Cover for Circe by Madeline Miller

In the house of Helios, god of the sun and mightiest of the Titans, a daughter is born. But Circe is a strange child--neither powerful like her father nor viciously alluring like her mother. Turning to the world of mortals for companionship, she discovers that she does possess power: the power of witchcraft, which can transform rivals into monsters and menace the gods themselves.

Threatened, Zeus banishes her to a deserted island, where she hones her occult craft, tames wild beasts, and crosses paths with many of the most famous figures in all of mythology, including the Minotaur, Daedalus and his doomed son Icarus, the murderous Medea, and, of course, wily Odysseus.

But there is danger, too, for a woman who stands alone, and Circe unwittingly draws the wrath of both men and gods, ultimately finding herself pitted against one of the most terrifying and vengeful of the Olympians. To protect what she loves most, Circe must summon all her strength and choose, once and for all, whether she belongs with the gods she is born from or with the mortals she has come to love.

I have to admit it’s been a while since I read Circe, so this review is probably gonna be a) a bit short, and b) based on fuzzy recollections. But, I’ll do my best with what I can recall.

If you’ve not heard of the book, Circe is a mythological retelling, and I have to admit, I really wish I was more familiar with my Greek mythology because, even based on the limited knowledge I do have, Madeline Miller’s work in adapting this tale is really pretty astonishing. Through beautiful prose and incredible characterization she manages to find the humanity in this ancient and epic story.

Circe is ultimately a kind of coming-of-age tale, which I recognize is a bit odd to say given the central character is immortal. When we first meet Circe she’s insecure and unsure of herself, with an impetuous streak that leads her to fall in love with a mortal. It is here that we first see her troubled relationship with her own nature as a goddess as she recognizes that her love will eventually grow old and die. This realization causes her to take actions that ultimately lead her to be banished to an island where she lives out the bulk of her remaining years.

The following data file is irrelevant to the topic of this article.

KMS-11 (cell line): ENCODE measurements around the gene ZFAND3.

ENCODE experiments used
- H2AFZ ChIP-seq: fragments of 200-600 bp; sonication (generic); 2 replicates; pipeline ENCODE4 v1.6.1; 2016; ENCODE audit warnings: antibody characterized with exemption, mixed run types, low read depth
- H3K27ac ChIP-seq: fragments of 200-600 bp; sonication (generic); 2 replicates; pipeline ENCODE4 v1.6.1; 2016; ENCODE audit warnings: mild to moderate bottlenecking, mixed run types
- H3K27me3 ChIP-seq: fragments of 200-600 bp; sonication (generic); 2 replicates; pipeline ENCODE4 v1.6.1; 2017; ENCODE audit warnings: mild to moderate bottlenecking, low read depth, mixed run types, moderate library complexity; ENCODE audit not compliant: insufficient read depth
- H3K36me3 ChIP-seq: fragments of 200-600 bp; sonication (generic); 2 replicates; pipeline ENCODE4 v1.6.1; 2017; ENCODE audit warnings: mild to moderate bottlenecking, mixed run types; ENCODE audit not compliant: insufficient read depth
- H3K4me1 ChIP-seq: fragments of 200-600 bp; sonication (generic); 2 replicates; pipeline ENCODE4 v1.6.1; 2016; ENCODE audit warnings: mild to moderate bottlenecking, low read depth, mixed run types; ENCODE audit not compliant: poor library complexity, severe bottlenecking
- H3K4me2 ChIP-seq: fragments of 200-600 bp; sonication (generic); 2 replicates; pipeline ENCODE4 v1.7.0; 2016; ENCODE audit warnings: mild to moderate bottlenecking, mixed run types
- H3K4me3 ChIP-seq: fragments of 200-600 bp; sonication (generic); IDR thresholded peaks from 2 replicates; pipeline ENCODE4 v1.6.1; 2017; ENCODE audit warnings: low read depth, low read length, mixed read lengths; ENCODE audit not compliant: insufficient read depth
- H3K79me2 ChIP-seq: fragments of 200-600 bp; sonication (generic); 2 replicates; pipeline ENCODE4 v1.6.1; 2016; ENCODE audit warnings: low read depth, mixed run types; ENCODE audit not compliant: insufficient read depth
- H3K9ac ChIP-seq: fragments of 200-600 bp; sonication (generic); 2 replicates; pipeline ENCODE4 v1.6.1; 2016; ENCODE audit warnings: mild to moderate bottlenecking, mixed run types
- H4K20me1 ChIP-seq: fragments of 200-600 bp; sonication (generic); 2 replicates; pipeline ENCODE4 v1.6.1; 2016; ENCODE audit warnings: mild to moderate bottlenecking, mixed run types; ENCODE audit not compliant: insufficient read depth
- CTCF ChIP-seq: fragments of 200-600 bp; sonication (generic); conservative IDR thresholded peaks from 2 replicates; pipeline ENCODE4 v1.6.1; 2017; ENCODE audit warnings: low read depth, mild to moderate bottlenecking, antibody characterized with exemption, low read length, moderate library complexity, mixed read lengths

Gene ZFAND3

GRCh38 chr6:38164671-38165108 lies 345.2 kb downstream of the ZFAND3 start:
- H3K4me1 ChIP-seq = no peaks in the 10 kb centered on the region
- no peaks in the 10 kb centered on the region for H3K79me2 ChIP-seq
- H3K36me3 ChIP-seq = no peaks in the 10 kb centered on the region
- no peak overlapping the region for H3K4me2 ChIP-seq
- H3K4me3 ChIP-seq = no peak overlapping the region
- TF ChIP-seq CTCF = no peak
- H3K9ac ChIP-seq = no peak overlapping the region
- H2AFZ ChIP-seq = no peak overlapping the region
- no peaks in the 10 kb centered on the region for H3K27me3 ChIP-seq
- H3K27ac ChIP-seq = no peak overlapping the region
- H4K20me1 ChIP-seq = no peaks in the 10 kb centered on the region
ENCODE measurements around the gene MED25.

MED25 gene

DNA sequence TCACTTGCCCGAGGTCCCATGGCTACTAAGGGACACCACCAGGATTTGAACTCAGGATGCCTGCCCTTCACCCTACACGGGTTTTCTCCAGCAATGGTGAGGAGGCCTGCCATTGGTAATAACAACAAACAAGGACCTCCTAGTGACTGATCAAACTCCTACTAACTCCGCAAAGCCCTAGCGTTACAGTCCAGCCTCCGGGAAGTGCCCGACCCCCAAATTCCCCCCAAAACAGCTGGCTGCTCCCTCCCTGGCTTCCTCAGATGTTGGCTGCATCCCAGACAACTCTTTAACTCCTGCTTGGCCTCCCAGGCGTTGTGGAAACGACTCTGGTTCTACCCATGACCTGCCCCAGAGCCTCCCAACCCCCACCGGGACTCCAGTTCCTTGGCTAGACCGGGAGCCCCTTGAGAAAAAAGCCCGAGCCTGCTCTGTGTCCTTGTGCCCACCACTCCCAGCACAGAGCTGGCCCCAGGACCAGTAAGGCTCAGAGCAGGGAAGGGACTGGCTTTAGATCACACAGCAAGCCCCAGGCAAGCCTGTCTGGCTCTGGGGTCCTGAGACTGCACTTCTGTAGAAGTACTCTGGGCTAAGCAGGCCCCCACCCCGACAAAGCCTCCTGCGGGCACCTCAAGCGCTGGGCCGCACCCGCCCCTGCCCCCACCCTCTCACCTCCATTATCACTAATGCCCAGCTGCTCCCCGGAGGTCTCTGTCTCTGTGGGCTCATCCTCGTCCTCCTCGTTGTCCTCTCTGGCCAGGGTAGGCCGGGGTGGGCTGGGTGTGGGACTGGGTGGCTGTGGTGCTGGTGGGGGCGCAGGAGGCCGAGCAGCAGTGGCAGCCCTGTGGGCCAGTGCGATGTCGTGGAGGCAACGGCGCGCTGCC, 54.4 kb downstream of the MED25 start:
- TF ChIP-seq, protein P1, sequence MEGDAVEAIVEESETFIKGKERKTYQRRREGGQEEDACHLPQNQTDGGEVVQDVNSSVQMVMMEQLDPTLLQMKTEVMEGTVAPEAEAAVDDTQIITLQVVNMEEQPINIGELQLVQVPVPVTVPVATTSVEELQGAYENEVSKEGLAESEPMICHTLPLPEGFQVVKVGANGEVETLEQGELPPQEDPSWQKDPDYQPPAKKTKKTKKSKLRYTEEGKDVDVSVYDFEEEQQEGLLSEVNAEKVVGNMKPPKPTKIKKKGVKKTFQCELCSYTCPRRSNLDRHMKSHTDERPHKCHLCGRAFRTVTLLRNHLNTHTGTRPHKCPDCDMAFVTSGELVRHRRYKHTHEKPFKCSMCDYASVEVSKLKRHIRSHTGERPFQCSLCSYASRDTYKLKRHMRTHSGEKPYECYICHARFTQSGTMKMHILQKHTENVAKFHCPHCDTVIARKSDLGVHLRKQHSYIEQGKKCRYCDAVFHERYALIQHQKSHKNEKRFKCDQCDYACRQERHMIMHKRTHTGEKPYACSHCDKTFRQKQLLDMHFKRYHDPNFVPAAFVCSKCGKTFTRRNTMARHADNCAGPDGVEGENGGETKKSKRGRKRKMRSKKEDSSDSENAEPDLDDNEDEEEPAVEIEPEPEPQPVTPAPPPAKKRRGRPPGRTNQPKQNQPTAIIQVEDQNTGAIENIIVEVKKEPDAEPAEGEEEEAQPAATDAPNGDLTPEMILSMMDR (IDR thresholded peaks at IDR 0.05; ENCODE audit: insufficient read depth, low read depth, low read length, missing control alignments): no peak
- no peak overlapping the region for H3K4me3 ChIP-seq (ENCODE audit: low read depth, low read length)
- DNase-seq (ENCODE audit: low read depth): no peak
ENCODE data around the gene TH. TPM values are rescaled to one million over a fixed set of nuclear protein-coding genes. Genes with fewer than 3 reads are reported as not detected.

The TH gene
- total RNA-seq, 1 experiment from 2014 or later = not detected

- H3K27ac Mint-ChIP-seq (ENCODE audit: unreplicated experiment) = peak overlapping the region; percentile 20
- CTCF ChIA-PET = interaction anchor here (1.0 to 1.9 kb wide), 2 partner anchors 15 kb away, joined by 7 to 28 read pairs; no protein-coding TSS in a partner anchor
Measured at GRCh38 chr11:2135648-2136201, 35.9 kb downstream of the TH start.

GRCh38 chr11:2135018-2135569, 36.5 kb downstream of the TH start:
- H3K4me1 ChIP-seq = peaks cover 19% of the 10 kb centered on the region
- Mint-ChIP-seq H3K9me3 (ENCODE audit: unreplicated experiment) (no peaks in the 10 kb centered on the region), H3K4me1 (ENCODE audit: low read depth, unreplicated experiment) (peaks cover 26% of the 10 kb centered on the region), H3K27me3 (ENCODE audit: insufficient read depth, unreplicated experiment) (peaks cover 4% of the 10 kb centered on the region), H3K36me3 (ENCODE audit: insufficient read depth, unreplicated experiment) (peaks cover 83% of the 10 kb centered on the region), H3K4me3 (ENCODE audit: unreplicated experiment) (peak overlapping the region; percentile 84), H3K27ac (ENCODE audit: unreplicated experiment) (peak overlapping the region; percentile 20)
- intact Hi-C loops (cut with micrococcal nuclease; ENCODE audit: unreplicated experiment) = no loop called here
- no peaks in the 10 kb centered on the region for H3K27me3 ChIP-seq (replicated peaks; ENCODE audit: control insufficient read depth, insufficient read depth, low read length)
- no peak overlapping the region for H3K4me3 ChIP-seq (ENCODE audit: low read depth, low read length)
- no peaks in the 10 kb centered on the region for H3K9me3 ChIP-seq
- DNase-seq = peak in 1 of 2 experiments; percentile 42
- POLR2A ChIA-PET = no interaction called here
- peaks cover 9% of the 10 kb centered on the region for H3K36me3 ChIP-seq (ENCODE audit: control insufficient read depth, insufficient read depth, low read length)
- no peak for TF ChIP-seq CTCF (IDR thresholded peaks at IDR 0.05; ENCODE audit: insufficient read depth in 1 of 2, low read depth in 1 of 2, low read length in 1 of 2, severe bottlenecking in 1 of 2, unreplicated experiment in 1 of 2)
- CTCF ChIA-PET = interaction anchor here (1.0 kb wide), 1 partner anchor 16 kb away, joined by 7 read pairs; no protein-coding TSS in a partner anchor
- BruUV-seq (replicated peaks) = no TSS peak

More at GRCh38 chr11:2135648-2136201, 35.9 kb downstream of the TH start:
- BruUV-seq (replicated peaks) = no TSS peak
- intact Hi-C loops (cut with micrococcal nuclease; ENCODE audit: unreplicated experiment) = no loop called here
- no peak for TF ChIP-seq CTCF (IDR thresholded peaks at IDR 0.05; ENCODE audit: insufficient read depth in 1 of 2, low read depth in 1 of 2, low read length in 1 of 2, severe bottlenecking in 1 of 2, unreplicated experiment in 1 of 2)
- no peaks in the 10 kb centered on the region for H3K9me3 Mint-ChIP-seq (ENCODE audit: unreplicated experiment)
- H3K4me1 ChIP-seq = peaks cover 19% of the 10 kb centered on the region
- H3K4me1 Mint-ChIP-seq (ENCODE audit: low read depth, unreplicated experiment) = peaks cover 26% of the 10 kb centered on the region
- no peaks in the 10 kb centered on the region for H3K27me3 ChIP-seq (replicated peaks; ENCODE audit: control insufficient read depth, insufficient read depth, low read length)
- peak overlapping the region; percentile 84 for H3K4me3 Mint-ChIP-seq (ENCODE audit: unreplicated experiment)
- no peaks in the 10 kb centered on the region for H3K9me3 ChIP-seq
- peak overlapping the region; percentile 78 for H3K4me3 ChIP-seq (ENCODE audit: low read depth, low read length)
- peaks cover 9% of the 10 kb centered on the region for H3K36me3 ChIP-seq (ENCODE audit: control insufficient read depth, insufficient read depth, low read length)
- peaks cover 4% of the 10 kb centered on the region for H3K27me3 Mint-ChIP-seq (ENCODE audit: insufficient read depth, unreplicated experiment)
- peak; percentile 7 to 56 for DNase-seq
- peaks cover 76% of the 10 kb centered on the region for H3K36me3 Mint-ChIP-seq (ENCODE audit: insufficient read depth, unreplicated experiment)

But once banished, we see through various events Circe slowly growing in confidence and self-possession. The book is described by some reviewers as a feminist one, and as Circe’s life unfolds, Miller does a clever job of weaving those themes throughout our heroine’s life. Sometimes those events are hopeful and uplifting. At other times they are horrifying and tragic. But ultimately we see Circe develop a new relationship with love, and loss, and ultimately her own immortality, and the journey is as satisfying as it is affecting.

Eventually, Circe’s story comes full circle, save that rather than attempting to make her love immortal, she chooses to sacrifice her own immortality instead. I won’t spoil the ending, but I will say that it comes a bit unexpectedly, and it is absolutely beautiful.

Taken together, I have to admit I was genuinely surprised by this book. I read Circe based on the recommendation of a friend, and I’ll freely admit that I doubt I would’ve picked it up on my own. But I’m very glad that I did.